Monday, 10 July 2017

Travelling to Portugal through France and Spain - a return visit with a difference.

Crossing the English Channel in glorious weather.

Our journey was smooth and arriving at the terminal, we were offered a choice of earlier bookings. Opting for the free one, we parked up until the call came. Swiftly loading, the train glided off to emerge again into the sunshine in France.

Toll Stations.

We had collected transponders for the French and Spanish tolls at the Folkestone services. [The transponder is a little box which holds your data; the cameras at the toll stations read your registration number and other data; charges appear on your credit card statement a few weeks later.] In France we were able to sail through the specially designated '30' lane without stopping - much to the astonishment of some of the French people it appeared.
At toll stations, as traffic slowed down, we saw magpies standing guard in the road only flying off to safety at the last minute. Then, as soon as the coast was clear, zooming back like kamikaze pilots to land back beside the tasty morsels that they were enjoying before being disturbed.
France have also introduced new emission regulations requiring a certificate to be displayed on your vehicle if going through certain cities

On the road.

The journey on the first day took us through Picardy and the Somme. The next day saw us travelling through Normandy. The countryside changed here and we enjoyed the best weather that we have ever had in this part of France at any time of the year. The land is undulating with high viaducts straddling deep, green valleys.Tall cypress trees and bands of closely planted dark green trees rose above the fertile fields. Passing by Camembert - think cheese - we saw a small squat church among the trees in the distance, its tall spire rising above them. There was some cloud that day before we reached Poitiers.

After Poitiers and heading south we crossed French/Spanish  border in the Pyrenees at Irun. The Basque country was as awe-inspiring as ever and, thankfully, did not have to travel through in torrential rain as we did last year. After an overnight in the very reasonable hotel in Rubena, Burgos, our journey took us south via Valladolid, Salamanca with windmills for company, and Plasencia where, turning west to cross the Portuguese border we arrived in central Portugal. 

The forty-five degree heat was unbelievable for June; unprecedented we were told by the Boa Vista hotel which thankfully had air conditioning. After a few days of family catch-ups on the farm – Quinta/infrastructure is work in progress – reached down a long dusty red  road we were ready to head off again. But not before we had visited the Barragem / lake, high in the mountains where the tables were turned. My son held my hand while I paddled at the edge as instructed.
It was a pity that the air conditioning in the ‘new’ car packed up. It made life a ‘bit difficult’ to say the least. Especially as there was a very long drive across the plateau of central Spain via Madrid to Zaragoza without its cooling presence.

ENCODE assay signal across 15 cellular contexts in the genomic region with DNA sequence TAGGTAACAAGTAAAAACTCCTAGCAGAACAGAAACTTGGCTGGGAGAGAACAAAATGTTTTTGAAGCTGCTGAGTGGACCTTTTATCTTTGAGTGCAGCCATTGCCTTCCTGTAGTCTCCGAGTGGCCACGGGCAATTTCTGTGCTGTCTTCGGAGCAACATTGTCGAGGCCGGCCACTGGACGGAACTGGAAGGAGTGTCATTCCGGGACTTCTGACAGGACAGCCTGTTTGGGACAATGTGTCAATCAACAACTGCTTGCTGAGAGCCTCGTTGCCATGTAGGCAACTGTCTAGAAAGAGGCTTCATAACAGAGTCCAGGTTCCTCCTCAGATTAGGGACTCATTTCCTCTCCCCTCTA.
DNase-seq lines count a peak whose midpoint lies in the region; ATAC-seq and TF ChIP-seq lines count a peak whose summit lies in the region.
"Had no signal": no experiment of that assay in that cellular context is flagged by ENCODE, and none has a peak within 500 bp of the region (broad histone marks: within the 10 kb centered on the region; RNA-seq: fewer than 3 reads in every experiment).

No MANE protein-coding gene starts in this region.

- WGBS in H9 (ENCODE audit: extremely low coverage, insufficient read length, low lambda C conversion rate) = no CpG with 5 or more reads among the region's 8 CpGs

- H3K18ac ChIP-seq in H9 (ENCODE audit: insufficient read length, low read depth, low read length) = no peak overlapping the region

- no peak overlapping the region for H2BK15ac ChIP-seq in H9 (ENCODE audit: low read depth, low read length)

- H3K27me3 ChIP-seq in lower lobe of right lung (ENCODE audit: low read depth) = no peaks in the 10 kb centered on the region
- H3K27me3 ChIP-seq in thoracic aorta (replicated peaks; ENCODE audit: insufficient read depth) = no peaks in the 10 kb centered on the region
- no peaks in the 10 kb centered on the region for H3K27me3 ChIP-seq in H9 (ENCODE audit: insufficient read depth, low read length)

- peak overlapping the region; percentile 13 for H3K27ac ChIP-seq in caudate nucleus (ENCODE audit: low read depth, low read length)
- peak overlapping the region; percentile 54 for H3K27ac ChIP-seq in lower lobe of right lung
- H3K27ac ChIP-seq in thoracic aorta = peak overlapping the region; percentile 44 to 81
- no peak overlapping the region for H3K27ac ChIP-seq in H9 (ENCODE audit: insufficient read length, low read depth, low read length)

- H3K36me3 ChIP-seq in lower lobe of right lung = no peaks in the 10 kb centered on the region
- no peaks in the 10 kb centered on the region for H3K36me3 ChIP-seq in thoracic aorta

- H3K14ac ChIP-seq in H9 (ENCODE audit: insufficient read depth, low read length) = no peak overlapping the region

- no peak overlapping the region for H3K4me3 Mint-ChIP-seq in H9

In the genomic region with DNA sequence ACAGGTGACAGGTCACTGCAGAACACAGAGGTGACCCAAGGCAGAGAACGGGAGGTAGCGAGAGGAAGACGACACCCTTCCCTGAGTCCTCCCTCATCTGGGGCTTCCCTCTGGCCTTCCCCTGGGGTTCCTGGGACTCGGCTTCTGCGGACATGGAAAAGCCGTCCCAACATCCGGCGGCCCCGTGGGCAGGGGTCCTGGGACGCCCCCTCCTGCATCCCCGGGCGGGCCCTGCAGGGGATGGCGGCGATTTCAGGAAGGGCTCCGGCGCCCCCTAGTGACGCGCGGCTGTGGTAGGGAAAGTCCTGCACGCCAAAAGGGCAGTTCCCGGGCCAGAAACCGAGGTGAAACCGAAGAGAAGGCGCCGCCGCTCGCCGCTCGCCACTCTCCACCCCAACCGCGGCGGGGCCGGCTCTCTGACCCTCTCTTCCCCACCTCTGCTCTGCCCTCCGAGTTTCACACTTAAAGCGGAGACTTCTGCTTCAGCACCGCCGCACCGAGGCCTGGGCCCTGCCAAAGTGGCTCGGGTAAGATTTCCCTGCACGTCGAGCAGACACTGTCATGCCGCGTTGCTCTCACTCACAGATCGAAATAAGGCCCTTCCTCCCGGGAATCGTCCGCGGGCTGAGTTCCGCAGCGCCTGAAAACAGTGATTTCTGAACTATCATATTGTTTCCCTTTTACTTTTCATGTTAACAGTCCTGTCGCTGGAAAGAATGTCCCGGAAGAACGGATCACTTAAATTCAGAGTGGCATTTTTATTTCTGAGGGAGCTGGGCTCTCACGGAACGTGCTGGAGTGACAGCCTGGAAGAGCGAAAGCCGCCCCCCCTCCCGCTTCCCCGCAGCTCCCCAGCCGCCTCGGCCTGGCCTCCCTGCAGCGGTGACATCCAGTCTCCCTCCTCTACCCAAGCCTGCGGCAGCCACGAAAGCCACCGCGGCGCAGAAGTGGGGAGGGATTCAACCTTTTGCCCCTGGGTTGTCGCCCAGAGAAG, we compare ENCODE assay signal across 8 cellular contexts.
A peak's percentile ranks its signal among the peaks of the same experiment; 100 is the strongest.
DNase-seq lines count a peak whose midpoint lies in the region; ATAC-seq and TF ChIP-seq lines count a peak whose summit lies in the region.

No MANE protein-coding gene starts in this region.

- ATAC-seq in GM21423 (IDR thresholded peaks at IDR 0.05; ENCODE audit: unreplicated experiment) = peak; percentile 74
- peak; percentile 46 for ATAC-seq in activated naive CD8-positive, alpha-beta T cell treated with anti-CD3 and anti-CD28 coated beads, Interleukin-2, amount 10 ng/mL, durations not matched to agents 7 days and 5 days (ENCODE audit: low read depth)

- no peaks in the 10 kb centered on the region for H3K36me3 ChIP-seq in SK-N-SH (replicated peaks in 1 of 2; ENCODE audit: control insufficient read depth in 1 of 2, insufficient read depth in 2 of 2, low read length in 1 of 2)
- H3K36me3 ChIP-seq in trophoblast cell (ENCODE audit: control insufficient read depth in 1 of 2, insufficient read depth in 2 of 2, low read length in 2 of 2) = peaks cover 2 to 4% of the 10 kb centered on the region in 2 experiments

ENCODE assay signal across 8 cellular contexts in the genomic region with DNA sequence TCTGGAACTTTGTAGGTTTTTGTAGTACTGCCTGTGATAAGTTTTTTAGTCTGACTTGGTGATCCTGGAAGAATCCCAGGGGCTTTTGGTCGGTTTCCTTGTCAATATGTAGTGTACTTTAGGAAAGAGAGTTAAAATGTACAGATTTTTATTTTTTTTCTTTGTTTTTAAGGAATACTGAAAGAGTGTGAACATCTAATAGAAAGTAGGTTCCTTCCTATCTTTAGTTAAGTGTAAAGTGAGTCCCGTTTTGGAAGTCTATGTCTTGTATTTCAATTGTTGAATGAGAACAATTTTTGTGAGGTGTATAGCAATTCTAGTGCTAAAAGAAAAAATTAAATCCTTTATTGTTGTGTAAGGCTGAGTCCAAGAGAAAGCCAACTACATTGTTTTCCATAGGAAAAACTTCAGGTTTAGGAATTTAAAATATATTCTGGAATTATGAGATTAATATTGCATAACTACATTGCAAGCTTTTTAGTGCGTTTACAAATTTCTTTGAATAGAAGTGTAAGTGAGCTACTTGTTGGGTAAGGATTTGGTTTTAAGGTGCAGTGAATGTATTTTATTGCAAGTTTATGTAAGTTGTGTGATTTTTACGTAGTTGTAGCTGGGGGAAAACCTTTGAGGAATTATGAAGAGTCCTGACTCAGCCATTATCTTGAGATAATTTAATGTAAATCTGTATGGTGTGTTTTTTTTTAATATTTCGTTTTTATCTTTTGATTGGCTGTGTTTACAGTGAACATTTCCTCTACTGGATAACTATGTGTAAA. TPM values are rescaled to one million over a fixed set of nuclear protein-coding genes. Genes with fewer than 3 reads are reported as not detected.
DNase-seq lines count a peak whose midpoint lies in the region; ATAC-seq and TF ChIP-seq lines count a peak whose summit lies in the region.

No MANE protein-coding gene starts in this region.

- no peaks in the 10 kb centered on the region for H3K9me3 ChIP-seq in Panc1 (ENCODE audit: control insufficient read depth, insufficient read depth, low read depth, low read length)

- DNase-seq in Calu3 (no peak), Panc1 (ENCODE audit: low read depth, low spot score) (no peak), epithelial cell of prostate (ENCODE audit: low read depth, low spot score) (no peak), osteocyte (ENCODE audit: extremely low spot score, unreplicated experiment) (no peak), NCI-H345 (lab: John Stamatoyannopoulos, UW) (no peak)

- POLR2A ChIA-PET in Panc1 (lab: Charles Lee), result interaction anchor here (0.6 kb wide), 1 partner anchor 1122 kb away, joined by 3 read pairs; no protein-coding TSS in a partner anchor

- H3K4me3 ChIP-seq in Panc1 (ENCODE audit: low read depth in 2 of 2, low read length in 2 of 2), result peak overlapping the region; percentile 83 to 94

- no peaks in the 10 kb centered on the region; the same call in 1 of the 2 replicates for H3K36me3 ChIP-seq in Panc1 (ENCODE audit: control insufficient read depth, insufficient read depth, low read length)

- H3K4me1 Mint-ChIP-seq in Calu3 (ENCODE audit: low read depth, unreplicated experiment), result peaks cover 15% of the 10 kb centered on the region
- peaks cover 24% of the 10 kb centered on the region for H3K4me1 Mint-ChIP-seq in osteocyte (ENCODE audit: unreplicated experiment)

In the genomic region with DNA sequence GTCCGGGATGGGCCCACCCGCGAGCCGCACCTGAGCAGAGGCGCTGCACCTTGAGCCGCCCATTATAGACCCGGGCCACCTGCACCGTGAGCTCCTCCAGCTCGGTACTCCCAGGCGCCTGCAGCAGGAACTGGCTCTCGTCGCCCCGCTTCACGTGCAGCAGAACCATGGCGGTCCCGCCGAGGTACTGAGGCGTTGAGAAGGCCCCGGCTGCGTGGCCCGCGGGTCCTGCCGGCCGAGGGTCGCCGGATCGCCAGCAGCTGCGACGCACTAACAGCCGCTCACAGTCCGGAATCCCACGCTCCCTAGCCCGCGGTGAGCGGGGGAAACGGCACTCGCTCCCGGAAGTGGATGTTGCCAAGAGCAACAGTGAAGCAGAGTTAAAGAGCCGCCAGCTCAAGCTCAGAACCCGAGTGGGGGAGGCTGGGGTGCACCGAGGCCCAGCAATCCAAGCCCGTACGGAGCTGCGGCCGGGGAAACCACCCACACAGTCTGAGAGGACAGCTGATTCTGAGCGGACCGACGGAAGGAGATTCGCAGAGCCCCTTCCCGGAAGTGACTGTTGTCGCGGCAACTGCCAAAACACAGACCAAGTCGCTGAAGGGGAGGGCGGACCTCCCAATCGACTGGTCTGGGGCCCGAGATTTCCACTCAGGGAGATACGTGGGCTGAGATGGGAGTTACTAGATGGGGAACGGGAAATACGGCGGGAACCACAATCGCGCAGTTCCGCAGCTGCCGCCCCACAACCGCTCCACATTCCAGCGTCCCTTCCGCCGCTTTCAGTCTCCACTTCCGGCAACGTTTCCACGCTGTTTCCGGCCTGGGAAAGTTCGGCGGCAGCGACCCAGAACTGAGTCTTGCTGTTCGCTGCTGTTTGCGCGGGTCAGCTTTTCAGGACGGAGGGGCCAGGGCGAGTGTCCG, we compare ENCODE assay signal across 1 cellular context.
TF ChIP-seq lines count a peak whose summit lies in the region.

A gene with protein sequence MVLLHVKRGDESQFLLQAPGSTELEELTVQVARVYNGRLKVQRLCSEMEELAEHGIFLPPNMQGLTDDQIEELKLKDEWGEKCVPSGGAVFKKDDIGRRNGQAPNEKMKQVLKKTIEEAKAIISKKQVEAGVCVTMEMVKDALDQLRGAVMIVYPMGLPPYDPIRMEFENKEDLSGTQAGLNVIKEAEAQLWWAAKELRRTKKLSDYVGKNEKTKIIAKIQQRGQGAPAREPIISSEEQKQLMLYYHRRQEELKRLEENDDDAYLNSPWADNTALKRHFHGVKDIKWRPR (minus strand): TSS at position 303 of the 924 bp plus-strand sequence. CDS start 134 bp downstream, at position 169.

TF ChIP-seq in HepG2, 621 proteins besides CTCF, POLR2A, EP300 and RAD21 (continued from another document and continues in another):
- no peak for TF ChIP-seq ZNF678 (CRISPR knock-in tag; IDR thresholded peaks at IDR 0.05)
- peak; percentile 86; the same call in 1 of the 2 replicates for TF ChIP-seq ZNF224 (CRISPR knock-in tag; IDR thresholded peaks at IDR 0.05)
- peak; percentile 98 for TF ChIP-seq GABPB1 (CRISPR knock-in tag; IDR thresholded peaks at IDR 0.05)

From Zaragoza we crossed the Haut Pyrenees. Some of the landscape is similar to North Wales. You know that road round the mountain at Penmaenmawr where you have a sheer drop to the sea on one side? And the road down the A5 to Betws-y-Coed? We were on the other side of the Cirque du Gavarnie that is featured in Just Us Two.

But what a fantastic drive, over mountains.  Instead of taking the scenic D road near Eaux Bonnes to Argeles Gazost and Lourdes, the sat nav took us further down to the very minor D35 through sleepy picturesque mountain villages - it was siesta time.

Reaching our ibis hotel in Lourdes, guess what?  
“The air conditioning main unit has gone down.”
Refusing offers of a different hotel, accepting fans and gallons of free water we looked forward to a relaxing few days. In the still-baking heat we headed north towards Tours before setting off early the following morning for La Coquelles and the tunnel. Thankfully it cooled down a bit. 

Satellite Navigation.

After finally making friends with the new Sat Nav, the Eurotunnel directions (post code) took us to La Cite. 
‘Just follow  the junction number and signs,’ I sighed. Which we did. Surprisingly, there were no border checks at the French side – just gun toting soldiers patrolling. Soon they were on the train and headed to their hotel in Sevenoaks where we found a display advertising Christmas bookings. In June. Why can’t we enjoy summer first? 
All told we covered 3200 miles.  All we had to do was return the transponders and wait for the credit card bill for the tolls. Oh – and get the air conditioning fixed in the car; now that is another story.

Rosalie xx

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